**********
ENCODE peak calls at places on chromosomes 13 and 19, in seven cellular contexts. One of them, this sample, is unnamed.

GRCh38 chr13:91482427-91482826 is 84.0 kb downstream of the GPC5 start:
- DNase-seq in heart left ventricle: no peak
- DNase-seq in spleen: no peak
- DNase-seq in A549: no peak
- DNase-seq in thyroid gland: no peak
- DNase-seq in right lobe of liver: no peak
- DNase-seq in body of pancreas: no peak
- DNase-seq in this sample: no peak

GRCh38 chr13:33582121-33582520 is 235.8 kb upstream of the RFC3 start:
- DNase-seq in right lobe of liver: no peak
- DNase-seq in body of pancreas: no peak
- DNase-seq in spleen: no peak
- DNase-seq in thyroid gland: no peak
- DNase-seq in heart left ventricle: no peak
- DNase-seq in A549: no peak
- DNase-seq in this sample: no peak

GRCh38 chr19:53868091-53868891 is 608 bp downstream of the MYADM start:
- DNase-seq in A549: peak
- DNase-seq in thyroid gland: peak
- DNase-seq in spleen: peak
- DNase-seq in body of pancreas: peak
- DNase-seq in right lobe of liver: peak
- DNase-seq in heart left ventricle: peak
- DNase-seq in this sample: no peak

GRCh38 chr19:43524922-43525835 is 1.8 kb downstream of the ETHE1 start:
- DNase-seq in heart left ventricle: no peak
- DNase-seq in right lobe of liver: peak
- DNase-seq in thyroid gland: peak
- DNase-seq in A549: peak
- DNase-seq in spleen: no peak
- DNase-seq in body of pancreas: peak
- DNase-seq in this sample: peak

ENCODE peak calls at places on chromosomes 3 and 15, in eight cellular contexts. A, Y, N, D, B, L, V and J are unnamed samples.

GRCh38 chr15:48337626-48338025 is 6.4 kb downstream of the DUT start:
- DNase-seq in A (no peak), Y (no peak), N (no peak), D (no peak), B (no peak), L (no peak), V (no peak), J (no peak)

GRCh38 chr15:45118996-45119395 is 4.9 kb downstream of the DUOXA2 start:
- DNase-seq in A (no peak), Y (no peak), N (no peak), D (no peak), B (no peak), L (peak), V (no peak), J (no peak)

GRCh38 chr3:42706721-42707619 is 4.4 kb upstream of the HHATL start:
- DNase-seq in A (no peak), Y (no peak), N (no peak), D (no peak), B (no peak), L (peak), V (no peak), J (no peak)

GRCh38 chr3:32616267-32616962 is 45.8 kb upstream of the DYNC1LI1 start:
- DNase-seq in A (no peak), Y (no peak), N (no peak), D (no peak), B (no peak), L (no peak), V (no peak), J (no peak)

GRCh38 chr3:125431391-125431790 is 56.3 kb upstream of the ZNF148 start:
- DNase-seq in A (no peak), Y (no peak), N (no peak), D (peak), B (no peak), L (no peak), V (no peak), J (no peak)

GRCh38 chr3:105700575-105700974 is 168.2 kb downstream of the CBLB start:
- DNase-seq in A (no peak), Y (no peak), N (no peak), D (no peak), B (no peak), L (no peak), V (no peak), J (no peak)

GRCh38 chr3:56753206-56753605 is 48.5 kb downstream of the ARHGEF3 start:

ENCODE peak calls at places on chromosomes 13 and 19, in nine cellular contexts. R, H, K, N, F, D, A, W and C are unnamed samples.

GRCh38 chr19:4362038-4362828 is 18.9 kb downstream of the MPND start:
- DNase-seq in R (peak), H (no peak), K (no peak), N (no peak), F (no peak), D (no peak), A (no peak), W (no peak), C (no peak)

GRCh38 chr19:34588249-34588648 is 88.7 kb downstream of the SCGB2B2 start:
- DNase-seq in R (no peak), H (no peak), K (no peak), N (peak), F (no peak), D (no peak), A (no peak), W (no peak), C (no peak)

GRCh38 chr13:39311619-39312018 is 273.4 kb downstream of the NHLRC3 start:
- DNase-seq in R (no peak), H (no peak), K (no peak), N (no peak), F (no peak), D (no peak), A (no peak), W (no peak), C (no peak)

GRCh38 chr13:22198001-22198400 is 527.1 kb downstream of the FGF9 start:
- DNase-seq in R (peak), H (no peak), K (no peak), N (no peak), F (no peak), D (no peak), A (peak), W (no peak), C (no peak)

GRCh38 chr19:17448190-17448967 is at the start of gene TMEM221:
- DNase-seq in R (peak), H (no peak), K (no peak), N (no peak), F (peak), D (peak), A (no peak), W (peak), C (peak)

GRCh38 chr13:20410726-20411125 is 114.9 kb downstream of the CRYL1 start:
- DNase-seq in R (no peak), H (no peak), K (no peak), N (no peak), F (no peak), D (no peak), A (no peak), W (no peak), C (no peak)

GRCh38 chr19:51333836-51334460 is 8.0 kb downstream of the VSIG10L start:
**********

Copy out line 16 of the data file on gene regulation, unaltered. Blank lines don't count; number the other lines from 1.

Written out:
- DNase-seq in A549: no peak